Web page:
Mesopotamia

The area around the Tigris and Euphrates rivers, roughly the equivalent of modern Iraq, is known as Mesopotamia (Greek -between the rivers).

Here, as at the other end of the Fertile Crescent in Egypt, the world's earliest civilizations developed.

Agricultural industry, based on drained and irrigated land was possible (because of the rivers) and consequently the world's first cities developed here.

Bronze-working technology also began in Mesopotamia. Even though resources such as stone, metal ores, and even wood were scarce, these and other desirable goods were available since trade routes followed the rivers. Desert to the south and west, and mountains to the north and east made travel difficult outside these river valleys.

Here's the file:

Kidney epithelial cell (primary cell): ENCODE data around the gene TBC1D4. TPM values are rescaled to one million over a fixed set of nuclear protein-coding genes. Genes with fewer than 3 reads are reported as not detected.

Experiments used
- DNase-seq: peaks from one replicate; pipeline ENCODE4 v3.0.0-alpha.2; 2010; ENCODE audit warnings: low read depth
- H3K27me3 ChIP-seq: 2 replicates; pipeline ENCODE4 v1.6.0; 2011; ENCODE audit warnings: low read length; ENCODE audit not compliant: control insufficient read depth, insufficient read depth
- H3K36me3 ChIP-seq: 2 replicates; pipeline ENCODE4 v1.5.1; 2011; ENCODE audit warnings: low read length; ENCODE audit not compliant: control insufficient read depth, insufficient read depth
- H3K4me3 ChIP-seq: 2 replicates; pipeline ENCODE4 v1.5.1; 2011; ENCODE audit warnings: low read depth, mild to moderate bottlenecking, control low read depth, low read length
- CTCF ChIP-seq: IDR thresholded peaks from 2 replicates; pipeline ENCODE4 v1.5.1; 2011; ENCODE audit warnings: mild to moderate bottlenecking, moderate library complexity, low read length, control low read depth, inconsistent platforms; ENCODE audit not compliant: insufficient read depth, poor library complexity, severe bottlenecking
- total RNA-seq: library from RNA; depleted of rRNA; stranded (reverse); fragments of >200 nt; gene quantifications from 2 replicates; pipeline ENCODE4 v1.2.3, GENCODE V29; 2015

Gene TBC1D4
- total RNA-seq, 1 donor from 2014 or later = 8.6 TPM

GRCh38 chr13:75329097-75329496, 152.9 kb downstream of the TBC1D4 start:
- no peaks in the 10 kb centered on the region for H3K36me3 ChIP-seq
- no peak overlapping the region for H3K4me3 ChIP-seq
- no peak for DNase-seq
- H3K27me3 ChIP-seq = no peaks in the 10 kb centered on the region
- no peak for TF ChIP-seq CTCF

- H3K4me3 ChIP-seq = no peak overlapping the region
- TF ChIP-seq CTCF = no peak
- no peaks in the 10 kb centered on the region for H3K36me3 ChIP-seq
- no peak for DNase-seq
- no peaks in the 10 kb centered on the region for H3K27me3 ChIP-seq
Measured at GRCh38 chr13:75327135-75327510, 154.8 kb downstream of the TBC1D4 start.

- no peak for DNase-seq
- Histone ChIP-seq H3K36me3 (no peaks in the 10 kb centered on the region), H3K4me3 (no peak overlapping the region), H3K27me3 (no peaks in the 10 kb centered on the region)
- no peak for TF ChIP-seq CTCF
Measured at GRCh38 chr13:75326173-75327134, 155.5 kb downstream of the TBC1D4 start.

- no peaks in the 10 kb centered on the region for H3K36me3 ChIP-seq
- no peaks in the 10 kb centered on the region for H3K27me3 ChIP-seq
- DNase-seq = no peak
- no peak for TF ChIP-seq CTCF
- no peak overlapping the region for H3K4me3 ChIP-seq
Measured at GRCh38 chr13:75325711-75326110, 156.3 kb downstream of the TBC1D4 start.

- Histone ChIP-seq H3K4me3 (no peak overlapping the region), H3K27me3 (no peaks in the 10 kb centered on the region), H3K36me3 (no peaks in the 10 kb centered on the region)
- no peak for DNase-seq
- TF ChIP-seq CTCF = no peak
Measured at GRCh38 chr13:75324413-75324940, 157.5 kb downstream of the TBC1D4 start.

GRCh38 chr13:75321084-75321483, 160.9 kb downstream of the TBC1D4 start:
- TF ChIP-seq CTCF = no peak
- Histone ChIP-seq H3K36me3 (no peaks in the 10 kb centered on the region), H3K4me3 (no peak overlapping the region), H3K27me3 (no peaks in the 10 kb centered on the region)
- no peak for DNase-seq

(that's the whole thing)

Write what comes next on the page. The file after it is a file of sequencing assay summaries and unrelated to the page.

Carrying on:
The region contained several centers important to the biblical story, from Ur (in the south) through Babylon, Nineveh, Mari (not mentioned in the Bible but a site providing great archaeological information about the patriarchal period and social context of the Bible) to Haran in the North.


This page is part of the Hypertext Bible Commentary - Amos,

© Tim Bulkeley, 1996-2001, Tim Bulkeley. All rights reserved.